Lymph node metastasis occurs in a subset of papillary microcarcinoma patients. We aimed to analyze the differences between metastatic and non-metastatic papillary microcarcinomas in order to identify a high-risk subgroup that is likely to require more aggressive treatment.
126 thyroidectomies with lymph node dissections (central ± lateral), diagnosed as papillary microcarcinoma, were reviewed.
Mean age of 126 patients (F/M = 3.3) was 42 years. Mean size of the largest tumor was 7 mm. Classical was the most frequently (89%) encountered subtype. Multiple histologic subtypes co-occurred in 19%. Lymphovascular invasion was present in 16% (n = 20). 55 (44%) and 71 (56%) cases were unifocal and multifocal, respectively. 90 cases (71%) were non-encapsulated with overall infiltrative tumor borders, whereas in 36 cases (29%), the tumor had a well-defined capsule. Among those, 23 (64%) had tumor capsule invasion. 47 (37%) cases had metastasis in lymph nodes. In univariate analysis, metastasis was associated with tumor size of >5 mm (p = 0.02), tumor burden of >5 mm (p = 0.03), lymphovascular invasion (p = 0.02) and non-encapsulation (p = 0.01). No associations were found regarding sex, age, histologic subtype, lymphocytic thyroiditis, tumor capsule invasion (in capsulated tumors), laterality and multifocality (p > 0.05). In multivariate analysis, lymphovascular invasion (p = 0.01, OR = 3.97, 95% CI 1.35-11.67), tumor size >0.5 cm (p = 0.031, OR = 2.92, 95% CI 1.10-7.71) and non-encapsulation (p = 0.033, OR = 2.85, 95% CI 1.08-7.51) were independent risk factors.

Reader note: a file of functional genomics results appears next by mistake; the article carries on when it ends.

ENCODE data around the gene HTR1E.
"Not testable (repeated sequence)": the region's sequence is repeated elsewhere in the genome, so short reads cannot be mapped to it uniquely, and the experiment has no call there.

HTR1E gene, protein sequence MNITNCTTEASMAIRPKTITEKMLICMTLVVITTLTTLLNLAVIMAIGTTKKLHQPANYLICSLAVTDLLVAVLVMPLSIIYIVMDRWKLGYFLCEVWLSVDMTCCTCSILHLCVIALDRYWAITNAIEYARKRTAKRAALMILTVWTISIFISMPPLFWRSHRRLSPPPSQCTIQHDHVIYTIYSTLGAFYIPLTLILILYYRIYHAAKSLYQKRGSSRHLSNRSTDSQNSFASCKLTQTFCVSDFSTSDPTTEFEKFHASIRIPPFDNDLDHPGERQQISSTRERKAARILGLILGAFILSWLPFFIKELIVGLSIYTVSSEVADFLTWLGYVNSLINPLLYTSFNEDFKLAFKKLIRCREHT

Size (largest tumor or sum of all foci) of >5 mm, non-encapsulation and lymphovascular invasion were independent predictors of LNM in PMs. Unifocal tumors metastasize the same as multifocal tumors, suggestive of the contribution of other factors. Patients with sporadically resected microcarcinomas should be carefully followed-up, especially those that harbor risk factors in histology.

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References

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